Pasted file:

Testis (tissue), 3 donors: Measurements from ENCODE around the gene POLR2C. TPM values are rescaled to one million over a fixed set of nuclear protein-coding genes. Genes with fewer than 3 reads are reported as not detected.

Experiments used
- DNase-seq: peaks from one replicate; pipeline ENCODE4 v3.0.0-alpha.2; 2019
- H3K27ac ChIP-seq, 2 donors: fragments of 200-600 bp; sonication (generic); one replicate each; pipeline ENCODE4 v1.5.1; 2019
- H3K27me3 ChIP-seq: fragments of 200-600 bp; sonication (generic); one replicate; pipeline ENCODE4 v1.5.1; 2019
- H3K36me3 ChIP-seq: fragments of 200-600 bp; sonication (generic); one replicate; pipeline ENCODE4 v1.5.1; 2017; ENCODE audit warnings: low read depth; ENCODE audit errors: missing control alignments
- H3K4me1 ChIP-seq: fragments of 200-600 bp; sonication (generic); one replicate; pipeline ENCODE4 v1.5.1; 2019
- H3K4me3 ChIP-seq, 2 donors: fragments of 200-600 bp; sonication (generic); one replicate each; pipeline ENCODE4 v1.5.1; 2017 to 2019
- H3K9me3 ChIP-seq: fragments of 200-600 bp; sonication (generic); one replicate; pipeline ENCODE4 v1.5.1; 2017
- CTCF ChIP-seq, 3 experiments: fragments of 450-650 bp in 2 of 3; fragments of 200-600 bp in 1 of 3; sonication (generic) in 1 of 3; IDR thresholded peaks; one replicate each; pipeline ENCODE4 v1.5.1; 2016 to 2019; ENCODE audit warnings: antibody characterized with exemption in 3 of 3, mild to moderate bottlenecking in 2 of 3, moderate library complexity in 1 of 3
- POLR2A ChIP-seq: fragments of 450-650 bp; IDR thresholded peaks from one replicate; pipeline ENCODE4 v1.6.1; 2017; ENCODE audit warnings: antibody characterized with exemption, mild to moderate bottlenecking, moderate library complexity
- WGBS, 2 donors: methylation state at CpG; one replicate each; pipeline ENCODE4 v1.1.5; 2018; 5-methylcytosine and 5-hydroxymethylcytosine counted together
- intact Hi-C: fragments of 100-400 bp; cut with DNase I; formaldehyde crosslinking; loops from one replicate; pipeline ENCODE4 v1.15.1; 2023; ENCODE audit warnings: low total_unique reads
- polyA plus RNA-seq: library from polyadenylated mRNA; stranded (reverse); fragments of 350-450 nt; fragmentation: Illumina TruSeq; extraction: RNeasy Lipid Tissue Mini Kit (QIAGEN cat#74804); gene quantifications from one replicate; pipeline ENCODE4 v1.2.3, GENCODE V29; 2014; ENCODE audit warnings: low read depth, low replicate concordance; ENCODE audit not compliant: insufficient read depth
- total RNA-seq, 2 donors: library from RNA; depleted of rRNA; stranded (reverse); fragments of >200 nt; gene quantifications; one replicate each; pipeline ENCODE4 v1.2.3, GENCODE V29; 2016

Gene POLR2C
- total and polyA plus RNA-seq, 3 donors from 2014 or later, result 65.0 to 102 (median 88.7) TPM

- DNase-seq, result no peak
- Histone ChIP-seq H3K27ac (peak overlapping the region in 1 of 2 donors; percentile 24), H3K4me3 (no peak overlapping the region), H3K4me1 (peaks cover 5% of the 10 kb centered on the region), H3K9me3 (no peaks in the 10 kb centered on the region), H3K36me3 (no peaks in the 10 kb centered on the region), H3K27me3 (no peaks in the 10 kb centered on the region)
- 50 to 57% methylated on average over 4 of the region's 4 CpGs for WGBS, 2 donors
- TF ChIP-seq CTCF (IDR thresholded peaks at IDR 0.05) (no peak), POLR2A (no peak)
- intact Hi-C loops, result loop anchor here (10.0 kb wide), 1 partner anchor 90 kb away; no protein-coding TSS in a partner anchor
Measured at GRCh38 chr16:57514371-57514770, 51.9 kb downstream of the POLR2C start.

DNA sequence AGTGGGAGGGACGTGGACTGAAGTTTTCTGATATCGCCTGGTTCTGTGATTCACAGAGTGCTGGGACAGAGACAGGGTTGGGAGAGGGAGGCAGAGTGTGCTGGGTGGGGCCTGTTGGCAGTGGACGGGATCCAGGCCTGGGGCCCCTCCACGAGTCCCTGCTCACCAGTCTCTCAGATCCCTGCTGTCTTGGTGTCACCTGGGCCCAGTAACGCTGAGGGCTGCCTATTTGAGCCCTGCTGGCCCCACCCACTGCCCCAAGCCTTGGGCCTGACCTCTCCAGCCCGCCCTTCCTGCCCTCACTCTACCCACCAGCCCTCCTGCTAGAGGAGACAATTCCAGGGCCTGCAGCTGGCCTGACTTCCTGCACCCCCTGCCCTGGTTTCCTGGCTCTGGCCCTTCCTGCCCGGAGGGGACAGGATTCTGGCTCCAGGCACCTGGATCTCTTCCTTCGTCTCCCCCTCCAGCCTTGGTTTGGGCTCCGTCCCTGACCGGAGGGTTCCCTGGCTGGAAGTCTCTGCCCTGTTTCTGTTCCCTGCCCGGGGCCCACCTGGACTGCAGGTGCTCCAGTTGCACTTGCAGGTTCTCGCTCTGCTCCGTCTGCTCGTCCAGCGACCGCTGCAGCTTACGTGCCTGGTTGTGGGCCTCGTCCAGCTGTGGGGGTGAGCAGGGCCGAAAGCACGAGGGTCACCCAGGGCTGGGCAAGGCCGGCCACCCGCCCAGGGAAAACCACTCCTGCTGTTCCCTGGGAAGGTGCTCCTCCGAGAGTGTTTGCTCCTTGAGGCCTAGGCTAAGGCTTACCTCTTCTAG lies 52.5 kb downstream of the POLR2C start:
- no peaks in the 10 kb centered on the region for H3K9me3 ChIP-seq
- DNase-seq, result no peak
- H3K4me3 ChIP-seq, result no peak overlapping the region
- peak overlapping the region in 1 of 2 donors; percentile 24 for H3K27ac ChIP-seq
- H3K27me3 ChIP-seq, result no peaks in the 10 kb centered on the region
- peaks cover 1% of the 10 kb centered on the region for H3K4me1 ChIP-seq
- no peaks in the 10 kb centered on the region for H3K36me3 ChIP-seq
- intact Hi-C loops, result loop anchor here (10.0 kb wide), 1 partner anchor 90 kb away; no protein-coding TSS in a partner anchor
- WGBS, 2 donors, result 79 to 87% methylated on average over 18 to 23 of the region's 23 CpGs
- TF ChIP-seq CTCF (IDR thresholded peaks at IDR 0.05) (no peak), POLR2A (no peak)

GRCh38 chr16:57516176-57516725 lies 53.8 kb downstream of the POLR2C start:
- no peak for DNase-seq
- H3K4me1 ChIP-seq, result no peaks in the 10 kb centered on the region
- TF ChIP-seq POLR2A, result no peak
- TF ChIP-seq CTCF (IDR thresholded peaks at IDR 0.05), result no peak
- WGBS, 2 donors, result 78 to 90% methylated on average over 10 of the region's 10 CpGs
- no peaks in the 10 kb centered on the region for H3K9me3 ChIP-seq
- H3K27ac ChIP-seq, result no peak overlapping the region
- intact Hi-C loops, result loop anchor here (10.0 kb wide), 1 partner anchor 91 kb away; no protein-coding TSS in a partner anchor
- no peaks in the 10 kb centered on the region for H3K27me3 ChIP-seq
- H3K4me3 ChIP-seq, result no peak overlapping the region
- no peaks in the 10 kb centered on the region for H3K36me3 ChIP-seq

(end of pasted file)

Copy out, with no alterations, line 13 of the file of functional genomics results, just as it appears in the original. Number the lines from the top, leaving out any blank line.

- intact Hi-C: fragments of 100-400 bp; cut with DNase I; formaldehyde crosslinking; loops from one replicate; pipeline ENCODE4 v1.15.1; 2023; ENCODE audit warnings: low total_unique reads